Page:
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Sandy Seal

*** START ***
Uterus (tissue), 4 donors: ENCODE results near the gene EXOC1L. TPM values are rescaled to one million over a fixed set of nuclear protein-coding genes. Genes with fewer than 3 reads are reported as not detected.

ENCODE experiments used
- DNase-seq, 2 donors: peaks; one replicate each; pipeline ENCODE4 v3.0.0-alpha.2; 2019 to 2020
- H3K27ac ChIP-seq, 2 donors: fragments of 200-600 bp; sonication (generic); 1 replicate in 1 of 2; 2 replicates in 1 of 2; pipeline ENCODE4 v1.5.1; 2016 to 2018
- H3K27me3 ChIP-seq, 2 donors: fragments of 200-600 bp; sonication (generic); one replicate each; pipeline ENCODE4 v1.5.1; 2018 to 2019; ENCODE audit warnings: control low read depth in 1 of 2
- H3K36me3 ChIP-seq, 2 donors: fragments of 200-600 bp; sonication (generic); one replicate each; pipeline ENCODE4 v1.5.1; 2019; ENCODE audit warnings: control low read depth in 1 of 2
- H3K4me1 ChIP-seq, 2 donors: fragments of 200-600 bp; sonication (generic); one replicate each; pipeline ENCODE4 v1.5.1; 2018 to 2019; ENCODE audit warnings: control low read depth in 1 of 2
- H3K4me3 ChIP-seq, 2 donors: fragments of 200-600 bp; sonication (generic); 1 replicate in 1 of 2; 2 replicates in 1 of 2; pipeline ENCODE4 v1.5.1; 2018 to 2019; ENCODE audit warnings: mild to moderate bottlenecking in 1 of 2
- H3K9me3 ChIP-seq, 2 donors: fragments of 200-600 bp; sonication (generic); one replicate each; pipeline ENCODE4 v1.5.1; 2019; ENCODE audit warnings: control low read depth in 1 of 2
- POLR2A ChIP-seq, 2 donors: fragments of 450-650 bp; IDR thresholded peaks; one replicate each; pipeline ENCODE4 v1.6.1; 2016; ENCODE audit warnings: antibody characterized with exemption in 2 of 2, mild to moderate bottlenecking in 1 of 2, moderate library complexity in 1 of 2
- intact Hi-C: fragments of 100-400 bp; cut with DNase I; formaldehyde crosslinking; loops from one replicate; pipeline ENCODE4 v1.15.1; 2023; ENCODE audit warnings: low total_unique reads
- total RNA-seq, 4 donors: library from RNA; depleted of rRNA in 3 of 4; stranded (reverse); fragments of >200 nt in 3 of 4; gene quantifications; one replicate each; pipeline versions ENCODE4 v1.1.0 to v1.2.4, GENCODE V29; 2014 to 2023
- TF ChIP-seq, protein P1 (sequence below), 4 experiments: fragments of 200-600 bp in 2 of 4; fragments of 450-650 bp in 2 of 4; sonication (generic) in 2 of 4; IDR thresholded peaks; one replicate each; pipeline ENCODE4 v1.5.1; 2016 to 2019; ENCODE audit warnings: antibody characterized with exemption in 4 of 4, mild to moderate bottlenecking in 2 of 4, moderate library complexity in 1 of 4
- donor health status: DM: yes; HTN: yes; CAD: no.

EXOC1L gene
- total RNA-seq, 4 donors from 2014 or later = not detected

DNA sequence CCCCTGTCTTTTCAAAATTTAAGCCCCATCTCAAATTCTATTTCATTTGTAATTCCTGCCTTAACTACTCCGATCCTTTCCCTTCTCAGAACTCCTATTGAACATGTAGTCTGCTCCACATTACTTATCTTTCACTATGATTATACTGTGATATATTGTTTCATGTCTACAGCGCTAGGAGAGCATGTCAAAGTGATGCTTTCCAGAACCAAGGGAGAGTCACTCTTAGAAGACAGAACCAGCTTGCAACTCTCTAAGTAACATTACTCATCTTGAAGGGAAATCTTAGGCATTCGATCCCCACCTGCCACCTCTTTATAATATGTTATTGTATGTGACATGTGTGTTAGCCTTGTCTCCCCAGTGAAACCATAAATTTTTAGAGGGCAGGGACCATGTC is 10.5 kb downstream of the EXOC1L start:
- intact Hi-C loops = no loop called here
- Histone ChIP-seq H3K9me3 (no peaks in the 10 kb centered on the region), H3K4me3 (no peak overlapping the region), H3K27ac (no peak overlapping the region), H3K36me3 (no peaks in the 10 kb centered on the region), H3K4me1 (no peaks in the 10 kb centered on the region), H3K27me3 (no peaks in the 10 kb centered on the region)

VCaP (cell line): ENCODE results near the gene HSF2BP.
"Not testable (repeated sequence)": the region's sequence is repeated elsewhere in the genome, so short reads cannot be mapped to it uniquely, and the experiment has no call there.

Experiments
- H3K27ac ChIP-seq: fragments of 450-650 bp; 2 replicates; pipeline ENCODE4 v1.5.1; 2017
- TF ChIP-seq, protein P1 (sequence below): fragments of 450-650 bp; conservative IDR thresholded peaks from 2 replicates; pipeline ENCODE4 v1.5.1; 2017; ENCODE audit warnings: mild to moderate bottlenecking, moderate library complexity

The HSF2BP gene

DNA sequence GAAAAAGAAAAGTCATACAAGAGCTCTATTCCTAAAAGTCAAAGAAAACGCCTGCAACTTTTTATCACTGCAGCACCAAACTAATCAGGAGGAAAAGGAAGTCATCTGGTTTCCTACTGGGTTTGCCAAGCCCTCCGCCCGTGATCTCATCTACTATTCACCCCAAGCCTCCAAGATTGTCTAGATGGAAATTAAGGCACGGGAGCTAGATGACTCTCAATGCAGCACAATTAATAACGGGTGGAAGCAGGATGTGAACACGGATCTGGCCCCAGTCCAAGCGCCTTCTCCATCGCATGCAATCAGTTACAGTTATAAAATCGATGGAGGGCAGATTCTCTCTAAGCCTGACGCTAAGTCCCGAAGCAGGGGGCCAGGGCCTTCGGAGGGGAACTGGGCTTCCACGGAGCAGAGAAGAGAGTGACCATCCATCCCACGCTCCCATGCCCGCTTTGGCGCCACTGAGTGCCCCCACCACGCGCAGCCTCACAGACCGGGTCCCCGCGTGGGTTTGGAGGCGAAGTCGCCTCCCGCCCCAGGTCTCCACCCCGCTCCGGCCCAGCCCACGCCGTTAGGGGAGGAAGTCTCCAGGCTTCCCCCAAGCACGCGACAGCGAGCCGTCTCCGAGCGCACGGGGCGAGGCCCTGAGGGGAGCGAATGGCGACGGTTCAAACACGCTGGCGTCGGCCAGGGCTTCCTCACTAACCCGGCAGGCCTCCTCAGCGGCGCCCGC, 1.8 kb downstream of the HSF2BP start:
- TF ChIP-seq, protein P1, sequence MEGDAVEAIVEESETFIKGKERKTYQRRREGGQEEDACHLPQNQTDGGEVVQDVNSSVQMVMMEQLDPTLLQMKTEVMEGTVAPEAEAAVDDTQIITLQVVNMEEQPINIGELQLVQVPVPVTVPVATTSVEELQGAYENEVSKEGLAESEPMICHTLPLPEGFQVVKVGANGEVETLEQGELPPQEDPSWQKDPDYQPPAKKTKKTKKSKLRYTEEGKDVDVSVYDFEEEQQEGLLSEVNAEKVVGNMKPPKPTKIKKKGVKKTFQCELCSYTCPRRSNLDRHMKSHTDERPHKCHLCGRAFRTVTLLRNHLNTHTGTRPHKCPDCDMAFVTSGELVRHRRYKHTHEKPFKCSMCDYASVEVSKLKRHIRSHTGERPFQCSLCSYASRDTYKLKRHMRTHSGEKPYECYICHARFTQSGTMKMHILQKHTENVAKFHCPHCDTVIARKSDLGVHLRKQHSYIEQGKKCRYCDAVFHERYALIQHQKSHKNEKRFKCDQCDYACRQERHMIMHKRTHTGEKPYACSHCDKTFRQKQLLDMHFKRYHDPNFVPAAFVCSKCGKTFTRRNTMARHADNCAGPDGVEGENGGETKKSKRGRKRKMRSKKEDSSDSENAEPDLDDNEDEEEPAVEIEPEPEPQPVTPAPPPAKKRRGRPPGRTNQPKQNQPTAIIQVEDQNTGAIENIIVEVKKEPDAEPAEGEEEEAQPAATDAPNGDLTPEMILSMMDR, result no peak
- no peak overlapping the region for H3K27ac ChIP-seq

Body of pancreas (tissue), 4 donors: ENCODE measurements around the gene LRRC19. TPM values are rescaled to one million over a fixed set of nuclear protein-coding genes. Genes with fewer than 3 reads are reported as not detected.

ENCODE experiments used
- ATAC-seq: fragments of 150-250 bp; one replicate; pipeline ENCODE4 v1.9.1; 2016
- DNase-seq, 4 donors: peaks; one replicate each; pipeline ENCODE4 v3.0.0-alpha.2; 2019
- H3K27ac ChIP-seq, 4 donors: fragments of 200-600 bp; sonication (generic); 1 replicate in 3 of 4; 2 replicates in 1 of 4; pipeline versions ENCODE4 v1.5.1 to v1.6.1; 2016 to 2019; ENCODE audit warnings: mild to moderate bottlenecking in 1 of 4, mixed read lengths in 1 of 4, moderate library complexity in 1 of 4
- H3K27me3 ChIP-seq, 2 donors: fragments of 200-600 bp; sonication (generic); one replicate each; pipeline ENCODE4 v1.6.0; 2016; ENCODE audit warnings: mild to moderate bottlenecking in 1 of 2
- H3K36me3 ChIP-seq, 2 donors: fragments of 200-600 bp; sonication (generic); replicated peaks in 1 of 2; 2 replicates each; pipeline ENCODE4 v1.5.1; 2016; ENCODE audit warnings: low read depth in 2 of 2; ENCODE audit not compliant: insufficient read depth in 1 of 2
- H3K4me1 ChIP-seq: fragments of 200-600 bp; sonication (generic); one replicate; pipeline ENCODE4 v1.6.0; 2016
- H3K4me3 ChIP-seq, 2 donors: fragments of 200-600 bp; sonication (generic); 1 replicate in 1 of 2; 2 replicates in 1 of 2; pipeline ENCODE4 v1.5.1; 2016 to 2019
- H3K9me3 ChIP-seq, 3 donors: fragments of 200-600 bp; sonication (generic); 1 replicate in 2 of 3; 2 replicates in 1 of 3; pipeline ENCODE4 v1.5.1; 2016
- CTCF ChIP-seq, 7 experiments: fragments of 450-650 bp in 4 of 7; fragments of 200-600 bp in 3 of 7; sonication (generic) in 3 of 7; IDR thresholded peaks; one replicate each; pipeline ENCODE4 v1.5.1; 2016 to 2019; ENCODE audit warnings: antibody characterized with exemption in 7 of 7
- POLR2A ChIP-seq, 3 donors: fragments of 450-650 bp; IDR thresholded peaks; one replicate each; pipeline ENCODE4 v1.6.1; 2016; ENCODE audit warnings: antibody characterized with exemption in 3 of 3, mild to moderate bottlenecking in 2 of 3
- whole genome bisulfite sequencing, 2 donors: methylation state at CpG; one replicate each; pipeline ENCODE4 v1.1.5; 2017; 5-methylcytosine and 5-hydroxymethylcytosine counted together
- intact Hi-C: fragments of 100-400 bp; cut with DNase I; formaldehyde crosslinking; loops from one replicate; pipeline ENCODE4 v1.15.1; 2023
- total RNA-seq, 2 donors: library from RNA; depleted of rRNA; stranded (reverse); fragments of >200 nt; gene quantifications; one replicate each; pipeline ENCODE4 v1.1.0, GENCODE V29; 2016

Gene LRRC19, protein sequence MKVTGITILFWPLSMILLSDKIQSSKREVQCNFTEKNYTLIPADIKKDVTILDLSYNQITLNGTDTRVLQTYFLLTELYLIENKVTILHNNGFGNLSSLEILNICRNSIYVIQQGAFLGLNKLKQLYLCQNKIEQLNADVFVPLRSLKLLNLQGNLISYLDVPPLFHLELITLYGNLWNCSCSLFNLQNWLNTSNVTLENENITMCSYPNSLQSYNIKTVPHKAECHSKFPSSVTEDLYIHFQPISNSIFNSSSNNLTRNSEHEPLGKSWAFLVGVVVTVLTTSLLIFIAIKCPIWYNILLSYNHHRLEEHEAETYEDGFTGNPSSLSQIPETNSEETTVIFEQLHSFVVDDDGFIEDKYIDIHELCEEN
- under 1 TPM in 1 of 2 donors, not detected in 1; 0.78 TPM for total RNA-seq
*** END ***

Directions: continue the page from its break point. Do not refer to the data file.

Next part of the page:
Australia's marine life is globally significant, but under threat marine life under threat Pollution, over fishing, entanglement in nets and destruction of important habitat are just some of the many threats to Australia's remarkable marine life. If this continues, we risk joining the unprecedented global collapse of marine life where two-thirds of the world's coral reefs are dead or dying and 90% of the world's large fish have been fished-out. Australians claim the third largest area of ocean on Earth and have an international responsibility to conserve our oceans. The Commonwealth Government signed the United Nation's Convention on the Law of the Sea to manage the oceans surrounding our continent for both economic benefit and conservation. However, only four per cent of our 16.5 million square kilometres of oceans around Australia are protected, despite many of our marine species being found nowhere else. The south west waters of Australia are unprotected On the east coast of Australia, steps have been taken to protect areas of our marine environment, but in the south west the story is very different. Less than 1% of the 1.3 million square kilometer south west region is protected from threats. The Save Our Marine Life Collaboration is an unprecedented alliance of Australian and international conservation groups that have come together to seek the establishment of a network of large marine sanctuaries in the south west. Save Our Marine Life is using the latest scientific research to identify where these 'National Parks in the sea' should be established to protect vulnerable marine plants and animals from extinction and allow fish stocks to recover. There are numerous 'hotspots' in the south west where valuable fish and other marine species feed and breed.